In a plaint filed in court on 30.05.01, Dominic Charles Muthuuri, alleges as follows. On or about 4th December, 1998, he entered into a written contract of employment with National Industrial Credit Bank Ltd, the defendant herein (the Bank) by which the Bank engaged his services as a bank manager at one of its branches in Nairobi on a three year renewable contract. He agreed to take up the appointment and dutifully, diligently and ably discharged his duties as bank manager in compliance with the said contract. Due to his skill and industry in executing his duties, the Bank from time to time indicated that he had regularly met its expectations of him as a manager and issued a written commendation to him. Prior to joining the Bank, the plaintiff had been in continuous employment of Barclays Bank of Kenya Limited in which he served in several branches and in various capacities for a period of 28 years fifteen of which were served in various managerial positions. At all material times the Bank was aware that immediately prior to entering into the contract of service with it, the plaintiff was employed as the Advances Manager of Barclays Bank, NIC house branch and it was largely due to the enticement and assurance on the part of the defendant that his aforesaid contract would run for its full term that the plaintiff agreed to leave his former employer to join the Bank. On or about 25th August 2000, the Bank unilaterally, without assigning any reason therefor and in breach of the said contract purported to terminate the plaintiff’s employment before its due date.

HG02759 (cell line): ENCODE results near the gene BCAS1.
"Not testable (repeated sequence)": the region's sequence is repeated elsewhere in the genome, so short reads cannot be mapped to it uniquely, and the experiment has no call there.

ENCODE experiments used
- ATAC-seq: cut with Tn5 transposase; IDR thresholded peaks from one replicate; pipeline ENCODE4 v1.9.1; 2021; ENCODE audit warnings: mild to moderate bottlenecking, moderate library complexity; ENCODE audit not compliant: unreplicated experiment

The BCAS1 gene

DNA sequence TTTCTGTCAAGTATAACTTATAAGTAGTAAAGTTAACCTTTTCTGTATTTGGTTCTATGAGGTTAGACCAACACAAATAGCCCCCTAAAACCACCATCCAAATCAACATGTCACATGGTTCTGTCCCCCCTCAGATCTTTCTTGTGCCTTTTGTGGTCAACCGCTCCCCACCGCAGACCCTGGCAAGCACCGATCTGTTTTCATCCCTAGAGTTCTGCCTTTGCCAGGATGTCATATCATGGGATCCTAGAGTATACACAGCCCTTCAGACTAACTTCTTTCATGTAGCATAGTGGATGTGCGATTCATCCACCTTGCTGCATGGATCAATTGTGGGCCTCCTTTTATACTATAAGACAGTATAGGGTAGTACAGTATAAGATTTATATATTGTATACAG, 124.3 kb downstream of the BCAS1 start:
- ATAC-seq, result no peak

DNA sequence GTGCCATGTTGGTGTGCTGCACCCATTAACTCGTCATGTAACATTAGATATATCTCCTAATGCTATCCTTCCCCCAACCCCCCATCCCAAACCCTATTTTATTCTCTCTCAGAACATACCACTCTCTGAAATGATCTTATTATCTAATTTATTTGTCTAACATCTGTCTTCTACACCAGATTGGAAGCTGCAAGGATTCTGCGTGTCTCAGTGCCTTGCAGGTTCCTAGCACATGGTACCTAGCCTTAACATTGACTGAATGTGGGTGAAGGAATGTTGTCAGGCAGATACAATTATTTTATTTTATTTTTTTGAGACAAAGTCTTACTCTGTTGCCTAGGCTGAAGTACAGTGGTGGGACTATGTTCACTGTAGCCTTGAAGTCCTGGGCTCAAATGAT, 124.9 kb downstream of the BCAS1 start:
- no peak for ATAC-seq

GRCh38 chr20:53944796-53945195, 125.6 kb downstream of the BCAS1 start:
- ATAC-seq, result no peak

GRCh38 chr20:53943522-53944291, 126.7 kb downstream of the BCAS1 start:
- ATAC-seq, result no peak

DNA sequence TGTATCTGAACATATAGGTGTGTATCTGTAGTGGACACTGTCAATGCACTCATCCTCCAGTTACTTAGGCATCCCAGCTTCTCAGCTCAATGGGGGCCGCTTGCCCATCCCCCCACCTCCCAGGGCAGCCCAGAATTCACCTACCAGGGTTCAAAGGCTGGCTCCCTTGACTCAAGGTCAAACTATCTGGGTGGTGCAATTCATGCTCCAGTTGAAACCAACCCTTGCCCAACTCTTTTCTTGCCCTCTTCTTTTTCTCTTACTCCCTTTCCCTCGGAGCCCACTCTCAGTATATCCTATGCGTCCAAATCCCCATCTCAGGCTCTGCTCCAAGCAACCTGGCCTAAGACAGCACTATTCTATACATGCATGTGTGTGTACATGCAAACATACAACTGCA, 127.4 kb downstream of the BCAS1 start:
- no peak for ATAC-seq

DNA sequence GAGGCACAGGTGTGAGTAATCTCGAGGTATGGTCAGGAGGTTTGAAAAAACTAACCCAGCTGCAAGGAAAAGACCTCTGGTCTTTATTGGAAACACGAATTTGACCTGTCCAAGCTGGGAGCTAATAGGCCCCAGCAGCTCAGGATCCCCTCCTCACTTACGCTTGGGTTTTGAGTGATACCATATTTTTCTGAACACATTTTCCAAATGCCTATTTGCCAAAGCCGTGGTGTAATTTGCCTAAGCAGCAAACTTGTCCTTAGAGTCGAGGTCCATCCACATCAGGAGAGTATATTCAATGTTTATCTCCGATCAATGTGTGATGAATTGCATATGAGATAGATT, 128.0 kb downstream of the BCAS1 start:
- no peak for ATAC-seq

The particulars of breach of contract are termination of the contract before due date, without assigning any reason therefor, in flagrant disregard of the rules of natural justice, without affording the plaintiff an opportunity of being heard, without any or any lawful notice; acting unlawfully, oppressively and high handedly; and terminating the contract even when it was evident that the plaintiff’s performance was exemplary. In further breach of the contract and without just cause and reason the Bank also immediately recalled all pending loans then enjoyed by him and purported to charge interest thereon at commercial rates instead of the concessionary staff rates that ought to have been applied during the pendency of the contract. The Bank terminated the plaintiff’s contract as aforesaid knowing very well that a premature and/or forced termination of employment in the banking industry would and did effectively bring to an end the plaintiff’s career as other potential employers would and did receive and view the plaintiff’s subsequent applications for employment with suspicions as a result of which he has todate remained unemployed. The Bank has despite his demand failed and refused to issue him with a favourable recommendation which would enhance his chances of obtaining alternative employment in the banking industry as a result of which the plaintiff has todate remained unemployed and suffered immense financial deprivation, embarrassment, dejection and psychological trauma for which he seeks damages.